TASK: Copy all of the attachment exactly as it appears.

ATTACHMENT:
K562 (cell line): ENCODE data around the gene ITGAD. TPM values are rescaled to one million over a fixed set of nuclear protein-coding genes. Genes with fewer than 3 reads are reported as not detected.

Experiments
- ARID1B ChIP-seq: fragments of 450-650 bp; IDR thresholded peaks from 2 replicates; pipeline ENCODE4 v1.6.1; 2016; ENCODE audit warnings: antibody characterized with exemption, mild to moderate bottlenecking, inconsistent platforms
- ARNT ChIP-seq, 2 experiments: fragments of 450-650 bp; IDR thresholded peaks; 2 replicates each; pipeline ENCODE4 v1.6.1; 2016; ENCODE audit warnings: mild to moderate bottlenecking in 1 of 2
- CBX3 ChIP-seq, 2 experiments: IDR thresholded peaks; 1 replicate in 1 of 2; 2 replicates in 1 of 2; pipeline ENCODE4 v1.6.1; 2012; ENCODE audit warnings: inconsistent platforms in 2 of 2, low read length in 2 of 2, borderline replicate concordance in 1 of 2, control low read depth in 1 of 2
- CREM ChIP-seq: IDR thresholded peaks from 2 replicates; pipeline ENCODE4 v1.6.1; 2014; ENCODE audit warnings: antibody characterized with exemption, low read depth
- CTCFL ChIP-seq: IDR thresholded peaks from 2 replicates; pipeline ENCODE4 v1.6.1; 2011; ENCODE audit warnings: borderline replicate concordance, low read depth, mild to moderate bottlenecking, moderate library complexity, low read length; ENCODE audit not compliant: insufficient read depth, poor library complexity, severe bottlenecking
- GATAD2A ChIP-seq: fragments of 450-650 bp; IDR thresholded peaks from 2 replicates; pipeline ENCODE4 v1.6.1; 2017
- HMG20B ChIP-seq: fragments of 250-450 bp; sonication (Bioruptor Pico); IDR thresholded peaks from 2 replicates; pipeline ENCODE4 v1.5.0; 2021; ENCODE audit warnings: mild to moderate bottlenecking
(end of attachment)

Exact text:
K562 (cell line): ENCODE data around the gene ITGAD. TPM values are rescaled to one million over a fixed set of nuclear protein-coding genes. Genes with fewer than 3 reads are reported as not detected.

Experiments
- ARID1B ChIP-seq: fragments of 450-650 bp; IDR thresholded peaks from 2 replicates; pipeline ENCODE4 v1.6.1; 2016; ENCODE audit warnings: antibody characterized with exemption, mild to moderate bottlenecking, inconsistent platforms
- ARNT ChIP-seq, 2 experiments: fragments of 450-650 bp; IDR thresholded peaks; 2 replicates each; pipeline ENCODE4 v1.6.1; 2016; ENCODE audit warnings: mild to moderate bottlenecking in 1 of 2
- CBX3 ChIP-seq, 2 experiments: IDR thresholded peaks; 1 replicate in 1 of 2; 2 replicates in 1 of 2; pipeline ENCODE4 v1.6.1; 2012; ENCODE audit warnings: inconsistent platforms in 2 of 2, low read length in 2 of 2, borderline replicate concordance in 1 of 2, control low read depth in 1 of 2
- CREM ChIP-seq: IDR thresholded peaks from 2 replicates; pipeline ENCODE4 v1.6.1; 2014; ENCODE audit warnings: antibody characterized with exemption, low read depth
- CTCFL ChIP-seq: IDR thresholded peaks from 2 replicates; pipeline ENCODE4 v1.6.1; 2011; ENCODE audit warnings: borderline replicate concordance, low read depth, mild to moderate bottlenecking, moderate library complexity, low read length; ENCODE audit not compliant: insufficient read depth, poor library complexity, severe bottlenecking
- GATAD2A ChIP-seq: fragments of 450-650 bp; IDR thresholded peaks from 2 replicates; pipeline ENCODE4 v1.6.1; 2017
- HMG20B ChIP-seq: fragments of 250-450 bp; sonication (Bioruptor Pico); IDR thresholded peaks from 2 replicates; pipeline ENCODE4 v1.5.0; 2021; ENCODE audit warnings: mild to moderate bottlenecking